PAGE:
Dow Jones futures rose solidly Friday morning, along with S&P 500 futures and Nasdaq futures, with a China interest-rate cut help.
The stock market rally had a volatile session Thursday, with the major indexes rebounding off lows and briefly turning higher before sinking back into the red. The Dow Jones undercut its recent lows, but the S&P 500 and Nasdaq composite have not.
The rebound comes after another downbeat day on Wall Street Thursday. The Dow and Nasdaq dipped 0.8% and 0.3%, respectively.
For the week, the Dow is off by 2.9% for what would be its first 8-week losing streak since 1932 as relentless selling has taken over Wall Street the last two months.
The S&P 500 fell 0.6% on Thursday and is now about 19% below a record closing high set in early January. This would be the first bear market — defined by many on Wall Street as a 20% drop from a high — since the pandemic decline of March 2020.
What’s driving markets?
The People’s Bank of China on Friday cut its rate on five-year loans, aimed at shoring up weak housing sales by cutting mortgage costs.
The country has been battling COVID outbreaks, with lockdowns in industrial hubs such as Shanghai blamed for weak factory and consumer activity data in April.
The S&P finished a step closer to bear-market territory on Thursday as the Russia-Ukraine war, a China slowdown, high inflation, and rising interest rates have sparked concerns over corporate profits and economic growth.
The US stock market finished a volatile session in negative territory on Thursday, 19 May 2022, in a continuing selloff driven by investor fears that the economy could be pitched into a recession amid a backdrop of rising prices and tightening monetary policy.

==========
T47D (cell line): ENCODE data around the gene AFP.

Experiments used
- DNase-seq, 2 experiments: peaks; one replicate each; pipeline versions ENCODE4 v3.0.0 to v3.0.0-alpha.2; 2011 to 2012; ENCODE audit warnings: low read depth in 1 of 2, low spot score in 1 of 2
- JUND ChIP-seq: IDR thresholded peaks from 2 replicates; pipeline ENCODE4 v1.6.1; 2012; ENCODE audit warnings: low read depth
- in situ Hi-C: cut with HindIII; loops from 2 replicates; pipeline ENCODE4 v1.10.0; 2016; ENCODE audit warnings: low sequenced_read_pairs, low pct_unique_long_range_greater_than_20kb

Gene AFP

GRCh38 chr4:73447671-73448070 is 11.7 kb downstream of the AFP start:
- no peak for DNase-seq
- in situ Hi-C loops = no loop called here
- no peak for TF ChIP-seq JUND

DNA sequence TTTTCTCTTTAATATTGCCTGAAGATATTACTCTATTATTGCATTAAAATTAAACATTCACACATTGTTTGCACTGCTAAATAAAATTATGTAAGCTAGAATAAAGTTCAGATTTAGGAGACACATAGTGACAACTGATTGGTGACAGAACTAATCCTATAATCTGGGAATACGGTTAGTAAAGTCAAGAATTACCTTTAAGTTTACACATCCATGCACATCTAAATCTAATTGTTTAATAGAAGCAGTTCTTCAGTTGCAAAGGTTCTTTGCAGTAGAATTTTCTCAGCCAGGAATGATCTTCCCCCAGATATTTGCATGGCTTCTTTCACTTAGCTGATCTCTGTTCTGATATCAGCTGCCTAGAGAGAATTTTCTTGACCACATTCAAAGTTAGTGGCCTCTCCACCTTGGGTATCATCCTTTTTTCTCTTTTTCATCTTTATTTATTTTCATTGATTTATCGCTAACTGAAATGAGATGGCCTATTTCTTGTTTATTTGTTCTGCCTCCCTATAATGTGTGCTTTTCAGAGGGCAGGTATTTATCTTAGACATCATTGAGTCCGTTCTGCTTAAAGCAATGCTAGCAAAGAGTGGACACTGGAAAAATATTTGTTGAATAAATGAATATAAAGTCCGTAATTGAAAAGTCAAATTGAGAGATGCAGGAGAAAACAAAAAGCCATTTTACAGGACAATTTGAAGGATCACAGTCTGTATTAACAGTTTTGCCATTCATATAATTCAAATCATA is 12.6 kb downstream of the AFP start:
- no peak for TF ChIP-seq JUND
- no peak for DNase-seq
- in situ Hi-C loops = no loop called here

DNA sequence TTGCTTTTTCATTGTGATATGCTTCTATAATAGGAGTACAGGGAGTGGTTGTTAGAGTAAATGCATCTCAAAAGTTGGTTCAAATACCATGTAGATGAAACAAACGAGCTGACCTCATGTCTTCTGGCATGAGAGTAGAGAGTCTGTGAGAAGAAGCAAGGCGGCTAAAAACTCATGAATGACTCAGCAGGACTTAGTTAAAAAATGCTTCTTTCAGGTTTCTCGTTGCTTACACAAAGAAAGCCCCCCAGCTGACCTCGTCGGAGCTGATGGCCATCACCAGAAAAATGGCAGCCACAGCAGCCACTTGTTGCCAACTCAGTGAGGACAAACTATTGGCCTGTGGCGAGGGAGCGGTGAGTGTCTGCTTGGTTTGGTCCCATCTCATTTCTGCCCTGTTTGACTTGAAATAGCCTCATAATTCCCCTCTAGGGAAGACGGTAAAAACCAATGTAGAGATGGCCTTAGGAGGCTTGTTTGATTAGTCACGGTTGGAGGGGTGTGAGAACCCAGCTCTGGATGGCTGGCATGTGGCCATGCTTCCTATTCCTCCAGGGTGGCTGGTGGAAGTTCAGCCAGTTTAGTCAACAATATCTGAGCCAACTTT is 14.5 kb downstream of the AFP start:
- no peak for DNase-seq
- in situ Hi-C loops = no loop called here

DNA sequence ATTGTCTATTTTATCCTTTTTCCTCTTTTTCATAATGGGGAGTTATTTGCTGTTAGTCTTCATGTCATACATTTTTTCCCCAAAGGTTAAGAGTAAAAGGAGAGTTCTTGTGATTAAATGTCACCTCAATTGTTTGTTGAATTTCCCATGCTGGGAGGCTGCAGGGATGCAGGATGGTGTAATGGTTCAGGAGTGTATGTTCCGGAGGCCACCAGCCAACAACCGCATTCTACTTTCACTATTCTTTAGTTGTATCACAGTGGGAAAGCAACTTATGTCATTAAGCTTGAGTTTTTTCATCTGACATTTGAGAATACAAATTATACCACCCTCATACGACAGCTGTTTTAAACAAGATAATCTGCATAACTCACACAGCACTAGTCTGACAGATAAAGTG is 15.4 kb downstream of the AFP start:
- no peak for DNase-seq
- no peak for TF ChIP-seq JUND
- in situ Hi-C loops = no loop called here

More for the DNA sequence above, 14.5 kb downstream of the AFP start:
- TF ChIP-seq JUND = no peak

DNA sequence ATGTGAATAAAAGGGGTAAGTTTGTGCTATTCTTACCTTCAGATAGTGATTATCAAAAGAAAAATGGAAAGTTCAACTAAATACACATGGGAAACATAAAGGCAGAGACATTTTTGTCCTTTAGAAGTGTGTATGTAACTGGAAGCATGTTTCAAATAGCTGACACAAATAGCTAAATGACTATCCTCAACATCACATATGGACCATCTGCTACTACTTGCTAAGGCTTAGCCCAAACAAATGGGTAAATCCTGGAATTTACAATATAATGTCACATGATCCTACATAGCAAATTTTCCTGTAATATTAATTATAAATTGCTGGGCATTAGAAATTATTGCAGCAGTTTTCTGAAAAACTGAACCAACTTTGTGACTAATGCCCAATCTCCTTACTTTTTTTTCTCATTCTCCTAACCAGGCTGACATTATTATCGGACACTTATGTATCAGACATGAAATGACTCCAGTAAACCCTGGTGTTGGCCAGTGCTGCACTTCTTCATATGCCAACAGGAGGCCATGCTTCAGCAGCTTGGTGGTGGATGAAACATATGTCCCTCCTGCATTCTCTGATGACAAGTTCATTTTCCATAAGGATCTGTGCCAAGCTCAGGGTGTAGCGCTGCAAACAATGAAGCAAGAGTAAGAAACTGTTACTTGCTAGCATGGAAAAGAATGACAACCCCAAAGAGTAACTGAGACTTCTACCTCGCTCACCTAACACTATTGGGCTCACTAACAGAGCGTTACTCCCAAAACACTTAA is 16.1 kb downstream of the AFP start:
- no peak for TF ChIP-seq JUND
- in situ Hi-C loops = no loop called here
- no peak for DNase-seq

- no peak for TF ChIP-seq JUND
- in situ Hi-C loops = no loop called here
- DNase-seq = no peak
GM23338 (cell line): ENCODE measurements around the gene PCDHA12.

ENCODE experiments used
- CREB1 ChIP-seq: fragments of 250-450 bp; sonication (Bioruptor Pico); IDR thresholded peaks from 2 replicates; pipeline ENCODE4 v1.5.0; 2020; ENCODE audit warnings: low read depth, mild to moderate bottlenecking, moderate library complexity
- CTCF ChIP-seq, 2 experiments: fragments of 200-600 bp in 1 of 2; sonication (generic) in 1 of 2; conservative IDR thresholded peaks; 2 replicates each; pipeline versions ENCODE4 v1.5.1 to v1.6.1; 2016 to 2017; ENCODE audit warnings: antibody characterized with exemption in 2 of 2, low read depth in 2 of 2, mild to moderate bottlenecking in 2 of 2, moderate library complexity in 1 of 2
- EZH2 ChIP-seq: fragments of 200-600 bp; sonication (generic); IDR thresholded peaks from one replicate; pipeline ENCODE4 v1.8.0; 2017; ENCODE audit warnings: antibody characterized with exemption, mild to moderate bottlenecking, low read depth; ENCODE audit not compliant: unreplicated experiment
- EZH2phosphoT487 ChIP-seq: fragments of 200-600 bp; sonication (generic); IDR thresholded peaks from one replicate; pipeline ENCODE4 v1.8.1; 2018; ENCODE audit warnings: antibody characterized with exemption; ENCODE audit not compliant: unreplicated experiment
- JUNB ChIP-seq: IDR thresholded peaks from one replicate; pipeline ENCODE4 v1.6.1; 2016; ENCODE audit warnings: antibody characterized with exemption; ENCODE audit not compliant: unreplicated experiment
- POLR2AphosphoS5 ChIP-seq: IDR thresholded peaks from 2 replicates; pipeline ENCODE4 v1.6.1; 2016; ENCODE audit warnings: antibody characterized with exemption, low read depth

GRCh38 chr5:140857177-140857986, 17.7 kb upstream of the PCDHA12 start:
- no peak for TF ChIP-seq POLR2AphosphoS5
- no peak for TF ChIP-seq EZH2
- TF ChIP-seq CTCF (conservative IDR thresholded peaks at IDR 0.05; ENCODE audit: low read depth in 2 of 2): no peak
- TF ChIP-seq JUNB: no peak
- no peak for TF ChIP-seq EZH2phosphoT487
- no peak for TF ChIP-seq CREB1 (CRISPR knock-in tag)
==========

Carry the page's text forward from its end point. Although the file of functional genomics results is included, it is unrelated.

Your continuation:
About 10 minutes into trading, the Dow Jones Industrial Average was down 0.7 percent at 31,276.04.
The broad-based S&P 500 slipped 0.2 percent to 3,914.36, while the tech-rich Nasdaq Composite Index climbed 0.3 percent to 11,447.84.
Major US indices dropped more than 3.5 percent on Wednesday, buffeted by worries about rising prices cutting into profit margins following disappointing results from retail giants Walmart and Target.
Investor sentiment remained brittle early Thursday, with equity buyers yet to show much-staying power.
Earnings reports from some of America’s biggest retailers in recent days have added to concern that the highest rate of inflation in four decades is catching up with U. S. consumers and pitching the economy toward a recession.
At the close of trade, the Dow Jones Industrial Average index fell 236.94 points, or 0.75%, to 31,253.13. The S&P500 index dropped 22.89 points, or 0.58%, to 3,900.79.
The Nasdaq and S&P 500 are on pace to fall for a seventh-straight week. Stocks have been under pressure this week as the latest quarterly figures from big-box retailers such as Walmart and Target raise concerns about a weakening consumer base and the ability of companies to deal with decades-high inflation. Target and Walmart are down sharply after posting their quarterly results this week.
The S&P consumer staples index fell 1.9% to hit a seven-month low and was the biggest decliner among the 11 major sectors as retail firms face the brunt of rising prices hurting the purchasing power of U.S. consumers.
“The consumer component is now starting to weaken, which bolsters the perspective that we are indeed heading into a recession,” said Randy Frederick, managing director of trading and derivatives for Charles Schwab in Austin, Texas.